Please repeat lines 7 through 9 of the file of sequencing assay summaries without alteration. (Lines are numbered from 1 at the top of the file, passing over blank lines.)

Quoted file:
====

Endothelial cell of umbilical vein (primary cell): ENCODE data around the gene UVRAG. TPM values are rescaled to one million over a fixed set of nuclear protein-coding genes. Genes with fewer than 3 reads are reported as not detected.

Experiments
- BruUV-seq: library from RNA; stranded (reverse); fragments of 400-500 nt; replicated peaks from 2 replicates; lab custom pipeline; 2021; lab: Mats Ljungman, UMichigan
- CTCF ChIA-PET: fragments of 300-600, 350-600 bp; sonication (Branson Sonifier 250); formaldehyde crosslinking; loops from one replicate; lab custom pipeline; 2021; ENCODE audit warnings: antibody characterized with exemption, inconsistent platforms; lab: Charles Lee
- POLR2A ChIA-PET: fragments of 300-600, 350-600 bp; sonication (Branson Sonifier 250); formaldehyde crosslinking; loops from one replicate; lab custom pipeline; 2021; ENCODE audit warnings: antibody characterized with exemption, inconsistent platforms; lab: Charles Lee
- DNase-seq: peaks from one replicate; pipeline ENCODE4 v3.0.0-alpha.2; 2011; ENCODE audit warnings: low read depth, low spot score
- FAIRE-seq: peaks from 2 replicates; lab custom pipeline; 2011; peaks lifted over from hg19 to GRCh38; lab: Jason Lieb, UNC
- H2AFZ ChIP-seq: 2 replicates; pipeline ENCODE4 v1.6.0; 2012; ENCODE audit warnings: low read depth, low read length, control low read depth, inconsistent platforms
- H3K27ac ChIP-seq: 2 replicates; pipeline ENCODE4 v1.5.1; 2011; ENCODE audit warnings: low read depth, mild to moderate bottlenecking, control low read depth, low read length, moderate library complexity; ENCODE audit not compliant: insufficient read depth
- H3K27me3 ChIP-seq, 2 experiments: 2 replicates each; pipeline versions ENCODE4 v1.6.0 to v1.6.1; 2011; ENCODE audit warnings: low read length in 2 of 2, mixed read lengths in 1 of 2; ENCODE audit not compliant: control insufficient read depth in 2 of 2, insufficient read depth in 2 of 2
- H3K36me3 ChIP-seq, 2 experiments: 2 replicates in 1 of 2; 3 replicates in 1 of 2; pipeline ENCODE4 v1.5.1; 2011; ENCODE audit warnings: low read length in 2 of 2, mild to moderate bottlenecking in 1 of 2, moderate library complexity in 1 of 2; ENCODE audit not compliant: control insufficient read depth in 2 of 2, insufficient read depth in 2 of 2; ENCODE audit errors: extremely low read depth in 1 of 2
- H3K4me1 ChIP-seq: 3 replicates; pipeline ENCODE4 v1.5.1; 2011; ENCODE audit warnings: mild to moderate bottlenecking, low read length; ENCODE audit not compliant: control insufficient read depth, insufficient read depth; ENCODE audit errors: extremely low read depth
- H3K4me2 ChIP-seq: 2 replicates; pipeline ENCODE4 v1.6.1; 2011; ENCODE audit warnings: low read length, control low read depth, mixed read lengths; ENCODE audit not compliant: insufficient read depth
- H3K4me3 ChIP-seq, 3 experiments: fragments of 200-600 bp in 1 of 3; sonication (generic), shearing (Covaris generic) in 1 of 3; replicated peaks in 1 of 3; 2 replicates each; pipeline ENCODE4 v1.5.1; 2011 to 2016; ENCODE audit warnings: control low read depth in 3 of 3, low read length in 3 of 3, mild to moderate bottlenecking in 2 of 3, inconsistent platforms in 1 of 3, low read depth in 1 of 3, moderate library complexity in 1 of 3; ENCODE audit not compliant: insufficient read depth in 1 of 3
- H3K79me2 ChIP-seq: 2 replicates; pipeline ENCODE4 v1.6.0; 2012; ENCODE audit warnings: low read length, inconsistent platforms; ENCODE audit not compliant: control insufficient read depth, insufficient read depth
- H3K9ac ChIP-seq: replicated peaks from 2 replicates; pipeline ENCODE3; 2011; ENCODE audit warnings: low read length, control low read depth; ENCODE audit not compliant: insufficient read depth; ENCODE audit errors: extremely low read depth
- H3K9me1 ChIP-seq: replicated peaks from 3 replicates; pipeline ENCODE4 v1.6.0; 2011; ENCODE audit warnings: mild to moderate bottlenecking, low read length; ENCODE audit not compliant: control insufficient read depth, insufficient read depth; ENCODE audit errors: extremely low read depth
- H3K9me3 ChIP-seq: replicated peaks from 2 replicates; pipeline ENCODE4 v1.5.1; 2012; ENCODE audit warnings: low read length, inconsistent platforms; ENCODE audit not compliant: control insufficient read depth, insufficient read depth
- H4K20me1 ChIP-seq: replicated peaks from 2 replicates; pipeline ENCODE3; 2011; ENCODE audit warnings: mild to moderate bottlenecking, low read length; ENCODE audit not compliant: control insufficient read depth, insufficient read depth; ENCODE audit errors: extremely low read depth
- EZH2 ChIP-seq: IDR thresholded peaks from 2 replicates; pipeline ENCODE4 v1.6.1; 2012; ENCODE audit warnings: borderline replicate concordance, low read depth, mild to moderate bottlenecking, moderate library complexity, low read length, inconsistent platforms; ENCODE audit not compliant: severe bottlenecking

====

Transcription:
- FAIRE-seq: peaks from 2 replicates; lab custom pipeline; 2011; peaks lifted over from hg19 to GRCh38; lab: Jason Lieb, UNC
- H2AFZ ChIP-seq: 2 replicates; pipeline ENCODE4 v1.6.0; 2012; ENCODE audit warnings: low read depth, low read length, control low read depth, inconsistent platforms
- H3K27ac ChIP-seq: 2 replicates; pipeline ENCODE4 v1.5.1; 2011; ENCODE audit warnings: low read depth, mild to moderate bottlenecking, control low read depth, low read length, moderate library complexity; ENCODE audit not compliant: insufficient read depth